Bayer Aktiengesellschaft (OTC:BAYR.Y) and Biogen (NASDAQ:BIIB) are both massive and multinational healthcare companies, but the case in favor of investing in each company is dramatically different. Whereas Biogen's stock requires a steady drumbeat of new drug approvals and rising revenues from drug sales, Bayer relies heavily on the power of its deeply entrenched healthcare brands and agrochemical business to expand sales in global markets. When deciding which company is a better buy, investors need to pay close attention to each company's core competitive competencies.

In a nutshell, neither of these companies are positioned for rapid growth, largely because they are large and mature, and function in crowded and highly competitive markets. So if one of the two companies isn't able to leverage its core strengths effectively over time, its business might even shrink.

Let's explore each company in detail so that we can discern which is going to deliver the stable growth we'd expect and which might detract from your portfolio.

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Is Bayer a timeless stalwart or an aging giant?

Bayer has been in business since 1863, making it one of the oldest chemical companies in the world. The company's portfolio of products includes common consumer health staples like aspirin and Alka-Seltzer, as well as prescription drugs and controversial agrochemicals, like the weed controller Roundup. It competes in several different industries, giving it a broad revenue base.

For many of its agricultural and consumer health products, Bayer doesn't need to invest in any new research and development to retain its market share, thanks to the strength of its brands. After all, Bayer has been making aspirin for more than 100 years, and it's an undeniably ubiquitous medicine worldwide. Thus, Bayer's long-standing products are a major competitive advantage that will continue to pay off for the long term. 

Bayer's business is far from perfect, however. While its research and development expenses have nearly doubled in the last decade, it hasn't received regulatory approval to sell any new pharmaceutical drugs since late 2018, when it was cleared to market the oncology drug Vitrakvi. But Bayer's pharmaceutical-development pipeline has nine projects in late-stage clinical development, so this may soon change.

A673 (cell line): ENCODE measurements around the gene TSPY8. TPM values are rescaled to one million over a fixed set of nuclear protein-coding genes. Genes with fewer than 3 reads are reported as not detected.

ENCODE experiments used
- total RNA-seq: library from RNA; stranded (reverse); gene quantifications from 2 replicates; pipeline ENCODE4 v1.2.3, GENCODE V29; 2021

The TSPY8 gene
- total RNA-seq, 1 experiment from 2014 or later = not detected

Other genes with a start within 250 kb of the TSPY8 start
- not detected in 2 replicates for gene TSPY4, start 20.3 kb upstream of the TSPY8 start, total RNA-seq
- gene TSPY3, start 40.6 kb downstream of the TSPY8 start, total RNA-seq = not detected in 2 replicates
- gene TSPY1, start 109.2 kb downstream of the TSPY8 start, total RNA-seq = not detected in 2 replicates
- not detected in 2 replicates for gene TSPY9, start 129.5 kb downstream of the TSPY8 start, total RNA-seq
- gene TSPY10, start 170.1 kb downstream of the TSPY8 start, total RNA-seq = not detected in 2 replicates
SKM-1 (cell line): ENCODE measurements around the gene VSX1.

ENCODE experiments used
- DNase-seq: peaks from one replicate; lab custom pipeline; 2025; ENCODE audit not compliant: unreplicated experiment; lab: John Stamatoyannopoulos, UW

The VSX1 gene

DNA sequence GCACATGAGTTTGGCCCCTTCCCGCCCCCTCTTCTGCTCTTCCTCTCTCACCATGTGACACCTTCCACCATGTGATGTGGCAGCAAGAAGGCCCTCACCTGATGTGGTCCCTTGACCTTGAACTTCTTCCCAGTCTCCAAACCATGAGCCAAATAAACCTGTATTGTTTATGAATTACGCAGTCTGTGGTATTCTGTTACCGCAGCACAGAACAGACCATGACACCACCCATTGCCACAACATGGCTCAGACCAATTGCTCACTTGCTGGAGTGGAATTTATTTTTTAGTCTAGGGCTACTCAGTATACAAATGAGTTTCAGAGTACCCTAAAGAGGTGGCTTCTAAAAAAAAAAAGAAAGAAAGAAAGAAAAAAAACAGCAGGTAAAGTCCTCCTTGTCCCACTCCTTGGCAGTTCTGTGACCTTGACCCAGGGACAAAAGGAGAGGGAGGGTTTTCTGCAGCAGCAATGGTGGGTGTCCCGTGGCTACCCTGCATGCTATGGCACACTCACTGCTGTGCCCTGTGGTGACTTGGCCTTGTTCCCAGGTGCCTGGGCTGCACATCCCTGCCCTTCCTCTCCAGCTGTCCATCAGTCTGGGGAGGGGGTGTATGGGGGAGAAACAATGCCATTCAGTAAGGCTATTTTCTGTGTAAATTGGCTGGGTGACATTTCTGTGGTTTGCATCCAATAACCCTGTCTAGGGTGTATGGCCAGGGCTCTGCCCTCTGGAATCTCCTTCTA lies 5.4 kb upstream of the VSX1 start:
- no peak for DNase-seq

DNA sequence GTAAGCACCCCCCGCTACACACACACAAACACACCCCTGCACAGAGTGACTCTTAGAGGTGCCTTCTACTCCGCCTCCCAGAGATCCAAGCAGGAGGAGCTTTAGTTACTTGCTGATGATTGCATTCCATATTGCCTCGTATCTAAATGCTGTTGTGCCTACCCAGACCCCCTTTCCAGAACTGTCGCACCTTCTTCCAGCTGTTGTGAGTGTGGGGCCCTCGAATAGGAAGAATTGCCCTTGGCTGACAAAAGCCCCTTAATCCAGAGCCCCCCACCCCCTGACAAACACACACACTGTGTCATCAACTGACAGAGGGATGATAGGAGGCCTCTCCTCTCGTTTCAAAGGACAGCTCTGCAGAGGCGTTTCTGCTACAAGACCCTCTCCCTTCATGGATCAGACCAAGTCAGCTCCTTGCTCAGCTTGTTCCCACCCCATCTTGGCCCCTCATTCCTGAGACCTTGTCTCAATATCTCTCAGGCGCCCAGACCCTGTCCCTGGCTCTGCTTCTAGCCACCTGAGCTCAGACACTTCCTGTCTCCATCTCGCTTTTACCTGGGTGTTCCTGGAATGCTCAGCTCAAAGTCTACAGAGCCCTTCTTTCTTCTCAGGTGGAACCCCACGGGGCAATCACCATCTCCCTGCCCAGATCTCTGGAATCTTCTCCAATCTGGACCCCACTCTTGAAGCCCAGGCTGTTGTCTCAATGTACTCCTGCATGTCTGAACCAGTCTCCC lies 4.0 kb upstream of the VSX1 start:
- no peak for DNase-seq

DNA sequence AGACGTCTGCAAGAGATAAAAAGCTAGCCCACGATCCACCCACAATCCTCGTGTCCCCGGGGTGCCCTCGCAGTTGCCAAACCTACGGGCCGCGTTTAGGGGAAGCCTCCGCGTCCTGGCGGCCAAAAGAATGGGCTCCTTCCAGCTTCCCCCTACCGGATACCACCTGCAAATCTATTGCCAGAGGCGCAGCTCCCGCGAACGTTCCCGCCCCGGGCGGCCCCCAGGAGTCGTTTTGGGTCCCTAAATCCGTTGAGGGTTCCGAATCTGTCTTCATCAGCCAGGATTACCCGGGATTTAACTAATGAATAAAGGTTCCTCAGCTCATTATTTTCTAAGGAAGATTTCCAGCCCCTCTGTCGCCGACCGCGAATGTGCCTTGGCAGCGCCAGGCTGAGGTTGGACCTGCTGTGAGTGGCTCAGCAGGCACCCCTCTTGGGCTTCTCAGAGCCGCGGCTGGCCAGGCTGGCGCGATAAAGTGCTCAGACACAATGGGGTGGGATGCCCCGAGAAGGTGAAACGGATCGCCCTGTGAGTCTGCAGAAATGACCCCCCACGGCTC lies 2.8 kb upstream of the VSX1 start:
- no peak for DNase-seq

Despite its global distribution and brand power, Bayer isn't generating a profit and its quarterly revenue is shrinking by 6.2% year over year, led by faltering pharmaceutical revenues. And while its crop-sciences segment continues to grow at a slower pace, in June, the company agreed to settle a massive class action lawsuit resulting from the negative health impacts of its Roundup herbicide for a sum of around $9.6 billion. Given that the company only has $5.71 billion in cash on hand, it will probably need to dip into its free cash flow to make ends meet, thereby slowing its ability to grow.

Biogen's pipeline pushes forward

As a powerful pharmaceutical company without any aspirations to compete in the agricultural sector or the consumer health industry, Biogen's focus is significantly narrower than Bayer's. Many of Biogen's products and projects aim to treat neurological disorders, like Parkinson's disease and multiple sclerosis. In total, Biogen's drug development pipeline has six projects in the final phase of clinical trials, as well as more than 10 therapies on the market that are generating revenue.

This year, Biogen requested regulatory approval for its newest therapeutic, a biologic called Aducanumab for Alzheimer's disease. Next year, it will submit a different Alzheimer's therapeutic for regulatory approval, and in 2022, it'll do the same, yet again, with another Alzheimer's candidate. These therapies will build opportunities for Biogen to create combinations of its medicines, thereby increasing their efficacy, as well as the lifetime value of each program after they've been approved for sale. 

Unlike Bayer, Biogen doesn't have any ongoing legal issues or problems generating a profit, and its profit margin of 40.91% is quite healthy. Its quarterly revenues are expanding slowly at 1.8% year over year, as are its quarterly earnings, with a rate of 3.2%. Biogen's debts are more than manageable in comparison to its free cash flow and its cash on hand, so it won't need to slow down its operations anytime soon. In short, management and its drug-development efforts are serving the company's shareholders more effectively than Bayer's businesses are.

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Biogen is the obvious choice

Given how these two companies are performing so differently, it's clear that Biogen is the better buy. While Bayer's evergreen healthcare products have delivered revenue for decades, new weakness stemming from the Roundup lawsuits and weakly performing pharmaceutical drug sales show that the company can't continue with business as usual.

In contrast, Biogen's aggressive neurology-development pipeline is proven to be profitable, and the company's leadership shows no sign of stopping the engine of innovation that created its success.